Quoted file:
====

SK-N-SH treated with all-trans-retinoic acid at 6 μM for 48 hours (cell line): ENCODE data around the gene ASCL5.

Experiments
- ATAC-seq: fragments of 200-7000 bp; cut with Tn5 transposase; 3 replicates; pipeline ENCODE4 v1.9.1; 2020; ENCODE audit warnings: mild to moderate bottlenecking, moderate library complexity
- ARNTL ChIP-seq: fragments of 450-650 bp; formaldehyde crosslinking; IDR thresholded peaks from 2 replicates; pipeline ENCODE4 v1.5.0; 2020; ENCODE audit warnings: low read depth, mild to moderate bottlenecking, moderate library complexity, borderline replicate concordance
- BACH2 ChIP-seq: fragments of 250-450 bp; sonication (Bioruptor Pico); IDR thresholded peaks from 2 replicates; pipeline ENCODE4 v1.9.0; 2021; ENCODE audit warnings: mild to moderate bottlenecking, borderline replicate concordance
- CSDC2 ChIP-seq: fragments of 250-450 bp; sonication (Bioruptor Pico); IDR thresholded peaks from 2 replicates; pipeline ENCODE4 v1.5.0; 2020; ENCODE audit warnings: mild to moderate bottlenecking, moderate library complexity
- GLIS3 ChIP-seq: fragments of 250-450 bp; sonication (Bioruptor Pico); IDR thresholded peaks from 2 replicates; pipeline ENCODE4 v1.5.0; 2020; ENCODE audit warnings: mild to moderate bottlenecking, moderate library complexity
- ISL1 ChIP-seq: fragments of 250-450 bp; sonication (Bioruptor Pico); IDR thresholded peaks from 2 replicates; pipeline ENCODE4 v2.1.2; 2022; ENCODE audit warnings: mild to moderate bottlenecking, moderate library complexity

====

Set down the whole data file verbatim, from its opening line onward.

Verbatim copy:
SK-N-SH treated with all-trans-retinoic acid at 6 μM for 48 hours (cell line): ENCODE data around the gene ASCL5.

Experiments
- ATAC-seq: fragments of 200-7000 bp; cut with Tn5 transposase; 3 replicates; pipeline ENCODE4 v1.9.1; 2020; ENCODE audit warnings: mild to moderate bottlenecking, moderate library complexity
- ARNTL ChIP-seq: fragments of 450-650 bp; formaldehyde crosslinking; IDR thresholded peaks from 2 replicates; pipeline ENCODE4 v1.5.0; 2020; ENCODE audit warnings: low read depth, mild to moderate bottlenecking, moderate library complexity, borderline replicate concordance
- BACH2 ChIP-seq: fragments of 250-450 bp; sonication (Bioruptor Pico); IDR thresholded peaks from 2 replicates; pipeline ENCODE4 v1.9.0; 2021; ENCODE audit warnings: mild to moderate bottlenecking, borderline replicate concordance
- CSDC2 ChIP-seq: fragments of 250-450 bp; sonication (Bioruptor Pico); IDR thresholded peaks from 2 replicates; pipeline ENCODE4 v1.5.0; 2020; ENCODE audit warnings: mild to moderate bottlenecking, moderate library complexity
- GLIS3 ChIP-seq: fragments of 250-450 bp; sonication (Bioruptor Pico); IDR thresholded peaks from 2 replicates; pipeline ENCODE4 v1.5.0; 2020; ENCODE audit warnings: mild to moderate bottlenecking, moderate library complexity
- ISL1 ChIP-seq: fragments of 250-450 bp; sonication (Bioruptor Pico); IDR thresholded peaks from 2 replicates; pipeline ENCODE4 v2.1.2; 2022; ENCODE audit warnings: mild to moderate bottlenecking, moderate library complexity